|Release date||(please complete)|
|Dimensions||52mm Diameter, 35mm Width|
|Bearing size||KonKave Bearing (C)|
The Bone Chip by Dif-e-Yo is a a smaller version of the popular BareBones, but with a thinner GTO-like profile. The yo-yo is not just a scaled-down Bare Bones, rather it was completely re-designed and machined for the smaller size.
Review was done using a stock Bone Chip with Slick Six string.
Well, I promised I'd write a few words about the Bone Chip after Christmas, so here it is. Being the smaller brother of the Bare Bones, the Chip is about two milimetres smaller and thinner than the GTO while being roughly the GTO's weight. There are three important factors where the Chip greatly differs from the GTO:
- its surface is not polished but brushed matte
- the Dif-Pads are recessed
- the weight distibution is much more rim-weighted than the GTO's.
Since the weight distribution was my biggest beef with the GTO, I was very pleased with the way the Bone Chip is designed. This distribution, together with the recessing of the Dif-Pads (Dif-e-Yo's name for their response stickers), makes for incredibly long sleep times. Three Kamikaze's in a row with even a leisurely throw are no problem here, even without weight rings. :-) Since the KonKave bearings come only slightly lubed anyway, I did not even bother to clean it.
As for playing, there is only joy. :) The small size makes moves like the popping out of the bucket in White Buddha very easy. The long spin time makes practicing tricks very easy and the fact that the yo-yo comes configured for nearly no response allows one to try many a slack string trick without ever having to fear for the yo-yo to wind unexpectedly.
I like yo-yos that have very little response and the Bone Chip does not disappoint here. The KonKave bearing and the recessed Dif-Pads work together perfectly.
I am not very good at grinding, but the matte surface makes for much better grinds than the polished surface of the GTO. If you play it without the weight rings, the inner groove can be used for thumb grinds. Due to the small dimensions of the yo-yo people with big thumbs might find it difficult to insert their thumb though.
My only beef with this yo-yo lies in its axle assembly. The threaded steel rod that connects the two halves is slightly smaller in diameter than the bore in the bearing. This way the bearing is only wedged between the aluminum halves and sometimes is not perfectly centered. I found that I sometimes need two to three tries to assemble the yo-yo with the bearing properly centered. Here I wish Frank had used a similar approach as YoYoJam have with their axle assemblies where the bearing resides on little plastic rims that protrude from the halves. Once the yo-yo is assembled properly, it plays very well without any wobble.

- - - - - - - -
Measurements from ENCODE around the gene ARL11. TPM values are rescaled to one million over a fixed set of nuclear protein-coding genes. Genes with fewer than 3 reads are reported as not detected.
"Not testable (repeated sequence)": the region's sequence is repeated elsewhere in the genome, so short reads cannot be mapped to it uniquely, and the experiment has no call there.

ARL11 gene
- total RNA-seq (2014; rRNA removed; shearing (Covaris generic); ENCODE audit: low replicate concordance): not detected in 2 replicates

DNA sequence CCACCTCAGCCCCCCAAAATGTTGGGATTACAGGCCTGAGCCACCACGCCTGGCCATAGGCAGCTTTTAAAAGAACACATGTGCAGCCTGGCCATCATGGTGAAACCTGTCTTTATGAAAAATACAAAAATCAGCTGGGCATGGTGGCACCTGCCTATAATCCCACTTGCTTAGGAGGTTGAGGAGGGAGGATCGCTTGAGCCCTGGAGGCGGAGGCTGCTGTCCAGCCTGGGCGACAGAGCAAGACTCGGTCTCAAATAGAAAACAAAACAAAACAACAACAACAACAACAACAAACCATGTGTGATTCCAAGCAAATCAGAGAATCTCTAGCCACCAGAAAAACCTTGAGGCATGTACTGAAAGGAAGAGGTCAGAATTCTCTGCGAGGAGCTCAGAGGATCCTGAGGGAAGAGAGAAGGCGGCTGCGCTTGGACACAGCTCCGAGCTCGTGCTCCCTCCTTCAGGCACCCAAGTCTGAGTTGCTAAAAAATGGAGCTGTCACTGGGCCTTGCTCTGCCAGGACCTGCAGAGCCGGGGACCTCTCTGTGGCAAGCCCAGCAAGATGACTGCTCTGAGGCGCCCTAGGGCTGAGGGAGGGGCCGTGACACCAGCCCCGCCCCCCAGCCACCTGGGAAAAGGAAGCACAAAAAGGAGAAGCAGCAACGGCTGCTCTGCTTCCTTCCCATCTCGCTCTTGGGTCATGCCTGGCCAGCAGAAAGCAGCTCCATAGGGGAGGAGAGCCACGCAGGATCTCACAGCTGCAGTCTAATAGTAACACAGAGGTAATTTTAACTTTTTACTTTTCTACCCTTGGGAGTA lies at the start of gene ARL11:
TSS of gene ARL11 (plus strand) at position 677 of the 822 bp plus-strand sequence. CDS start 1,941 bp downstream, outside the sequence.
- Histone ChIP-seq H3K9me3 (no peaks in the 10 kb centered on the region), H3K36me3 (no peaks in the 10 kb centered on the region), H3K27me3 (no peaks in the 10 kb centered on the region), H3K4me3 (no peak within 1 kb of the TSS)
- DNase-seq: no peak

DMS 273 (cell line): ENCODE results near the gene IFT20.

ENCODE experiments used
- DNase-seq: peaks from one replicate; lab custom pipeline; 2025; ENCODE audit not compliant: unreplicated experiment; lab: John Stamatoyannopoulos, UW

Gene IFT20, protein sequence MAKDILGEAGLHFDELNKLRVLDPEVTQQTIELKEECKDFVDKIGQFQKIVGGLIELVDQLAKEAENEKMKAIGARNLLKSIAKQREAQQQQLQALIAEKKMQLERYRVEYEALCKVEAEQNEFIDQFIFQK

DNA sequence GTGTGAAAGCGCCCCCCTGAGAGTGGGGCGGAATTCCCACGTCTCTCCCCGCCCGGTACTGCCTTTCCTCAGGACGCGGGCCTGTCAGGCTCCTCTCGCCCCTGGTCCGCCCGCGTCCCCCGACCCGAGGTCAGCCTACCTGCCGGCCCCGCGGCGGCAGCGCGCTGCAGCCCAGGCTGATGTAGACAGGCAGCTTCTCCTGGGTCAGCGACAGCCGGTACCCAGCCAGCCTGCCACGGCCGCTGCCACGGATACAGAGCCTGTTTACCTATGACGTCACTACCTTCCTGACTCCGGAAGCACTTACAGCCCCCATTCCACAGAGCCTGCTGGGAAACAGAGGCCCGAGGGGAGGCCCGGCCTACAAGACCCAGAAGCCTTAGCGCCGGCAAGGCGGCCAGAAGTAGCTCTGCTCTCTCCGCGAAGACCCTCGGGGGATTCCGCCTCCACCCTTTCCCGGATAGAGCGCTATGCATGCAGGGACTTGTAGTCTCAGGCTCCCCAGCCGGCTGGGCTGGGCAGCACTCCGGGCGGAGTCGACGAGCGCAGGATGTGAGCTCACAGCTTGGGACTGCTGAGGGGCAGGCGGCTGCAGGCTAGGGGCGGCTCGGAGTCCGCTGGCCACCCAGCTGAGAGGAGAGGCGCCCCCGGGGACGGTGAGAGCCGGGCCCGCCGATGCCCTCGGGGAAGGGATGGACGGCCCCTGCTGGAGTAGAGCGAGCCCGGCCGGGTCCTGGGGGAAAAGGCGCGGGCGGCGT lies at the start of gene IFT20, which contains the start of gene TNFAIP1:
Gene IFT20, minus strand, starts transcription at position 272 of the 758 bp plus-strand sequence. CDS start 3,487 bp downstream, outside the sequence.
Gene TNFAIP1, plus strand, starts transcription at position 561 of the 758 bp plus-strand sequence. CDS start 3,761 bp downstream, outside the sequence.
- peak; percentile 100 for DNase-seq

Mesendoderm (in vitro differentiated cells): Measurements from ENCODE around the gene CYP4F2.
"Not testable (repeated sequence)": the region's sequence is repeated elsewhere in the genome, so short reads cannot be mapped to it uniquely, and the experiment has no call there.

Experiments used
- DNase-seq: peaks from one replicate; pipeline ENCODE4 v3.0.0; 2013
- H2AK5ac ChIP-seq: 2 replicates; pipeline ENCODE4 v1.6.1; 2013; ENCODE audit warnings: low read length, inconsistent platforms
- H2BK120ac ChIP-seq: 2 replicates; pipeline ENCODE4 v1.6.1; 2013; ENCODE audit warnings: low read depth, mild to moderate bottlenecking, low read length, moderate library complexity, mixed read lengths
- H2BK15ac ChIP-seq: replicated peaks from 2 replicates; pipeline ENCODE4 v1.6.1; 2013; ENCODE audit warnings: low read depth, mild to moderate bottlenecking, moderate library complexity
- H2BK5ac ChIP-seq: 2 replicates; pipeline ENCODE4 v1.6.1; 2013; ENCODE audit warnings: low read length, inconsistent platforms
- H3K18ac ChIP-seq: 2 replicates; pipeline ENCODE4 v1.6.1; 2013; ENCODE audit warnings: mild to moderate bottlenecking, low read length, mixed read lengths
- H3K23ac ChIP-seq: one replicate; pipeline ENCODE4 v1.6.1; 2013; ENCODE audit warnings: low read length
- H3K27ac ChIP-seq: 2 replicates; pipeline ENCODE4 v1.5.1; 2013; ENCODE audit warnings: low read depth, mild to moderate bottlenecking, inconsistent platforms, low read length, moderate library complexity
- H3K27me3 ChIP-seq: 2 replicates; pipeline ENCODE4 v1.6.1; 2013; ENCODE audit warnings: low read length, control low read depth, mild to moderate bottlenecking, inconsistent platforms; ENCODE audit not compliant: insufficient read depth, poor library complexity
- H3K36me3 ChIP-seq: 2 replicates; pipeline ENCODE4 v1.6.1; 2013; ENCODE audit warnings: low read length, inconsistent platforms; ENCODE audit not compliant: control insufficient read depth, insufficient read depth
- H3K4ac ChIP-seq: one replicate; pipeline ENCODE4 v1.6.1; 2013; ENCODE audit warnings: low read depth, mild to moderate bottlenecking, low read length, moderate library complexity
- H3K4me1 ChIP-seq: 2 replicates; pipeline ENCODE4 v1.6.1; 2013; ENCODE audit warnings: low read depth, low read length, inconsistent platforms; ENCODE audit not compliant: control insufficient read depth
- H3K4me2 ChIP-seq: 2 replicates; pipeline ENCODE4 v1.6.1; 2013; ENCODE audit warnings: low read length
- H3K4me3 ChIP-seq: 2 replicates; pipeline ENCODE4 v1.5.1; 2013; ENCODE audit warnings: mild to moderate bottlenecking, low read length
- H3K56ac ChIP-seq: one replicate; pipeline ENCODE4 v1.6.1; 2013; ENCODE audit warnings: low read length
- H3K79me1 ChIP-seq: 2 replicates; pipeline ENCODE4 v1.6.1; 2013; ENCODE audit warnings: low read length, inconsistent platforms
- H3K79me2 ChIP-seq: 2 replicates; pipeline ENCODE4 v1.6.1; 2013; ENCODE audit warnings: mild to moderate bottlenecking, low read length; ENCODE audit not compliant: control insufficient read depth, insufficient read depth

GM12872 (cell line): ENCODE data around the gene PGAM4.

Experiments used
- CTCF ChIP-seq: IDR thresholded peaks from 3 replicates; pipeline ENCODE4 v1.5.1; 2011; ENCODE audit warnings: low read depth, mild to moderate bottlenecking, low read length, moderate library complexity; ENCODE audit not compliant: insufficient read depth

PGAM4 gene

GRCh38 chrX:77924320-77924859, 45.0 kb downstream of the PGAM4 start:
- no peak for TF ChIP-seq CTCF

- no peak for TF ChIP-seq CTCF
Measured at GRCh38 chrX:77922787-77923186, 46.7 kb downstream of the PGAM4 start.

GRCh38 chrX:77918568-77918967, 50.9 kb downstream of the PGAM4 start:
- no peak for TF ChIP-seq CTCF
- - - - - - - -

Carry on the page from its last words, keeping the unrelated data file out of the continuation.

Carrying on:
The yo-yo comes packaged in a very nice tin complete with a spare pair of Dif-Pads and rubber weight rings. The tin is the nicest packaging for a yo-yo that I have seen so far.
Comparisons to other yo-yos: Since it is relatively small, one obvious choice to compare this yo-yo to are the YoYoJam Mini Mo-Tu and the Buzz-on Menehune. These two yo-yos are even smaller in diameter and about the same width as the Bone Chip and somehow they cross a line where you have the feeling that the yo-yo rotates much faster than a "normal" diameter yo-yo (wich of course they have to in order to store the same amount of kinetic energy). Somehow this additional speed is not that noticeable in the Bone Chip, so it feels much more like a full size yo-yo.
Another yo-yo I would like to compare it to is the YoYoJam Hitman which is only slightly larger in diameter but - when shimmed to get the same kind of response as the Bone Chip - is significantly wider (roughly 5mm). While the Hitman (hybrid as well as double O-ringed) is one of my favourites, I sometimes find it a bit too wide and a touch too heavy for my taste. The Chip also greatly outsleeps the Hitman. So in my eyes the Bone Chip plays one league above the Hitman, meaning it plays several leagues above most other yo-yos.
Bottom line: The Bone Chip is by far the best yo-yo I have seen so far. I cannot recommed it highly enough to people who:
- want a relatively small yo-yo
- want a relatively light yo-yo
- know how to bind or are planning to learn to
- want tons of time to practice string tricks.